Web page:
Can solar geoengineering be tailored to reduce inequality?
Guest post by Ben Kravitz, Assistant Professor, Indiana University / January 21, 2019
One of the things I like most about researching solar geoengineering is how researchers from many different subject areas work together on interdisciplinary problems. As a physical scientist, I rely on governance researchers to help prioritize the most important uncertainties in the field and, as such, guide my focus. In turn, I can provide governance experts with information about what aspects of solar geoengineering are likely to need governing.
This collaboration has revealed that one of the trickiest aspects of solar geoengineering is its potentially unequal effects. Our latest research shows that, to some extent, we could address this problem by design.
In general, simulations of solar geoengineering indicate that, for many climate variables (temperature, precipitation, sea ice, etc.), a world with high greenhouse gases and geoengineering looks a lot more like the present-day than a world with high greenhouse gases and no geoengineering.
But solar geoengineering is not a perfect substitute for reducing greenhouse gases, meaning there would be different effects in different places, leading to the potential for winners and losers. That in turn raises numerous questions about geopolitical negotiations, international justice, soft power, and compensation, among many others.
There is also the possibility that if negotiations over solar geoengineering sour, it could lead to conflict and destabilization. Reaching a global agreement on how much to cool the planet seems like a daunting task with perilous consequences for getting it wrong.
Faced with this challenge, the question arises: could we improve this technology to reduce its unequal impact?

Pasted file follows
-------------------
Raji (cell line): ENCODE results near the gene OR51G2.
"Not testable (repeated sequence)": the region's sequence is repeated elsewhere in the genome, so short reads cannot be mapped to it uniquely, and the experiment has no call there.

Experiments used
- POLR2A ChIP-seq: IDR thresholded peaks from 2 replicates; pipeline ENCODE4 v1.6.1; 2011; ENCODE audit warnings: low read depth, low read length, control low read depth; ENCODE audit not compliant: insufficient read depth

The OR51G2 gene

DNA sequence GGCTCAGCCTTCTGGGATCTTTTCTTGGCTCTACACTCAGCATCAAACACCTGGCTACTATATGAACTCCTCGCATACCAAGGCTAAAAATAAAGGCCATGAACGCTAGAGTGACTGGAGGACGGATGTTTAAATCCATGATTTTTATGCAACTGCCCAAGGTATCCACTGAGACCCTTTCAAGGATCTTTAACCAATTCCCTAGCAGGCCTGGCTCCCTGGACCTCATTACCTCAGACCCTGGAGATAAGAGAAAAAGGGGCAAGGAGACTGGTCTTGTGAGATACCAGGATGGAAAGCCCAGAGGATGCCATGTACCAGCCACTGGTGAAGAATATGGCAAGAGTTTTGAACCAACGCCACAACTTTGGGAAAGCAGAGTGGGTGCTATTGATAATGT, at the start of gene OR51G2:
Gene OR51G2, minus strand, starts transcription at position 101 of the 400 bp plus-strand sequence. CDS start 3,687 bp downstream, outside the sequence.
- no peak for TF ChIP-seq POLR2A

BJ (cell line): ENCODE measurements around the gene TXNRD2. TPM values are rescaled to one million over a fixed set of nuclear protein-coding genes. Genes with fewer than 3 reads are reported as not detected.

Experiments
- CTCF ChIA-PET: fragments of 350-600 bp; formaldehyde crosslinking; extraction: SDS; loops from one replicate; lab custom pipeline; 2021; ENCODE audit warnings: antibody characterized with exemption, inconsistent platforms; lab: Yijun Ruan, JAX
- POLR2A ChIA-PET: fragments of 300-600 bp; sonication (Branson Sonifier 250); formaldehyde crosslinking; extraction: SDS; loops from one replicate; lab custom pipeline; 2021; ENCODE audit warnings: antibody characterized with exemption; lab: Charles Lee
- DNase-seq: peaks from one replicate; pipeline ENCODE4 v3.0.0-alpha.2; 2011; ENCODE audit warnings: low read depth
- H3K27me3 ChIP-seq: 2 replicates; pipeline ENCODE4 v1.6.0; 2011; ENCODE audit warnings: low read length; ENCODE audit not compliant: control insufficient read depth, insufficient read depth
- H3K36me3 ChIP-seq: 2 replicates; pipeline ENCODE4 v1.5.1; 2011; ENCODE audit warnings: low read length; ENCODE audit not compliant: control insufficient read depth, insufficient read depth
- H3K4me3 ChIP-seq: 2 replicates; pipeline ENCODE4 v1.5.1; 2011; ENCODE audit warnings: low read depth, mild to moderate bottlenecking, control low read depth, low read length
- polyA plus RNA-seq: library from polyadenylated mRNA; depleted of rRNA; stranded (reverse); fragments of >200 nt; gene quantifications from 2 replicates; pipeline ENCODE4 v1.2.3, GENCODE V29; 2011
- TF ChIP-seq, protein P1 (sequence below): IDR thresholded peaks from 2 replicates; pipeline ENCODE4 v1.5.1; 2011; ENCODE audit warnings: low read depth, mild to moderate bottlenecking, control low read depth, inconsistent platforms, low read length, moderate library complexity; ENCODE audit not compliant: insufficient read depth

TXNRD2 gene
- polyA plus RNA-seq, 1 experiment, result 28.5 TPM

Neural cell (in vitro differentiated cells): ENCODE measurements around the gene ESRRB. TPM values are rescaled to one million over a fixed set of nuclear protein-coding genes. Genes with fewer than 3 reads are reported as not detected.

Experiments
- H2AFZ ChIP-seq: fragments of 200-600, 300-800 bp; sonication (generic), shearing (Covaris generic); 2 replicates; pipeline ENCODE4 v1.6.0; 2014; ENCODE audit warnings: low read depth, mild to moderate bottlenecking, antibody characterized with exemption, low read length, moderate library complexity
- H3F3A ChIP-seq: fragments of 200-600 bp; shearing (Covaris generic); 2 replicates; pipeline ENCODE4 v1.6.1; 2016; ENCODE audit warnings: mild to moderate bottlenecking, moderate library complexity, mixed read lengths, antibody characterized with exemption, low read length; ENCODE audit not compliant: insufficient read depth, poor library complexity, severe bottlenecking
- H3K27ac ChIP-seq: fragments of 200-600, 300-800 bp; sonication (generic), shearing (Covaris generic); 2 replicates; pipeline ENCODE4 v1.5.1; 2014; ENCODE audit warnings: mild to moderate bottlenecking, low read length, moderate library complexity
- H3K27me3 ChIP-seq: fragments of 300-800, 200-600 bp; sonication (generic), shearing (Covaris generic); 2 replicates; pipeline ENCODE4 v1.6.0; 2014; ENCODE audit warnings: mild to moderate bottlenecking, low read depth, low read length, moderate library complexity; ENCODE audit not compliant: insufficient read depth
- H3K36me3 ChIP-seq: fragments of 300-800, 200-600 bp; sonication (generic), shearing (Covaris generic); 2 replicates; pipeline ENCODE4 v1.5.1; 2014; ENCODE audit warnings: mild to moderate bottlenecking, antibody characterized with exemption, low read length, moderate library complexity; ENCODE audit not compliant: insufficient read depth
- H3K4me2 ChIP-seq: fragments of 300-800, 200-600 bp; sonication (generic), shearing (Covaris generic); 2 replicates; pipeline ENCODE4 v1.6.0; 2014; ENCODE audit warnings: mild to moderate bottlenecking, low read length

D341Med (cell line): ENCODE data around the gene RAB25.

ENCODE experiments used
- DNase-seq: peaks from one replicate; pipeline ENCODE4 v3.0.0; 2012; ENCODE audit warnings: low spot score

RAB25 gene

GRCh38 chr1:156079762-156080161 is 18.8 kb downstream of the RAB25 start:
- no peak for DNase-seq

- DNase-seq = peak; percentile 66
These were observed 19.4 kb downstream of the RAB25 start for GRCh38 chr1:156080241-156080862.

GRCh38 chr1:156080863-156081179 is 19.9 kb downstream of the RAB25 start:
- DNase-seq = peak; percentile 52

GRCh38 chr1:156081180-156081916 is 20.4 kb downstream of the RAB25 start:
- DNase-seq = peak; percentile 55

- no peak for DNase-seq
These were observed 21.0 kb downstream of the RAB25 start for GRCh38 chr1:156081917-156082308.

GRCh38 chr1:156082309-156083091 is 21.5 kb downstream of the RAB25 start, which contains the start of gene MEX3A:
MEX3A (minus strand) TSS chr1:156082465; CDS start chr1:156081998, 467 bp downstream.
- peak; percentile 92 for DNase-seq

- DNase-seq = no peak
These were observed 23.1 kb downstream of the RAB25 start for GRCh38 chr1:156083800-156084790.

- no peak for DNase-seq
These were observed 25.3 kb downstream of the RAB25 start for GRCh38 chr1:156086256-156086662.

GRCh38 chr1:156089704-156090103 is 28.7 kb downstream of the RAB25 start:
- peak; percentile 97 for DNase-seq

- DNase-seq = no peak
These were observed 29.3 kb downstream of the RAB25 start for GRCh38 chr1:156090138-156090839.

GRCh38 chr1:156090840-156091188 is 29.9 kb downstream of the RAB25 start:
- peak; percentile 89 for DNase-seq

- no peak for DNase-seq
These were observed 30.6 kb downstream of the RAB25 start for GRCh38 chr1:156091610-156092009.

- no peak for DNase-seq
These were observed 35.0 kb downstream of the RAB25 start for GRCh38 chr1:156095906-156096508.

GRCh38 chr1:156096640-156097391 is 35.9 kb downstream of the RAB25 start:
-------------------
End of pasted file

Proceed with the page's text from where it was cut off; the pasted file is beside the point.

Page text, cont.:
My research on this topic involves using climate models to conduct simulations. Although imperfect tools, these models allow us to look at what could happen if the climate were to be modified, but without actually modifying the climate. For example, if we want to see what might happen to temperature and precipitation as a result of putting 10 megatons of sulfur in the stratosphere, we can use a model to understand where changes could occur and why.
Our recent research direction treats solar geoengineering as a design problem — that is, something that can be (somewhat) tailored. As an example, the effects of stratospheric geoengineering depend on where the particles are, when they are injected, how much is injected, and what the particles are made of.
We have shown that instead of just cooling the planet (i.e., global average temperature), it may be possible to cool one hemisphere more than another, which could shift tropical precipitation. Or it may be possible to cool the poles more than other parts of the globe, to help prevent ice melt and sea level rise. We don’t know yet, but it might even be possible to target specific regions, specific seasons, or variables other than just temperature.
This has potentially big consequences for solar geoengineering governance: the more things that can be controlled, the easier reaching an agreement might be.
This is not to say we have all the answers. It seems unlikely that someone could design a solar geoengineering strategy that makes everyone happy. It’s not a personalized thermostat.
Moreover, there are fundamental limitations in the climate system; for example, one cannot wall off the stratosphere, so the location of stratospheric particles is not perfectly controllable. As such, there is likely an upper limit as to how many objectives can be met. We don’t understand this range, or put more simply, we don’t yet understand what solar geoengineering can and cannot do.
But based on the latest research, it seems as though there is more to solar geoengineering than bluntly reducing global warming. There is some potential to tailor its effects to specific governance requirements, and that might be one piece of creating a more level playing field for everybody.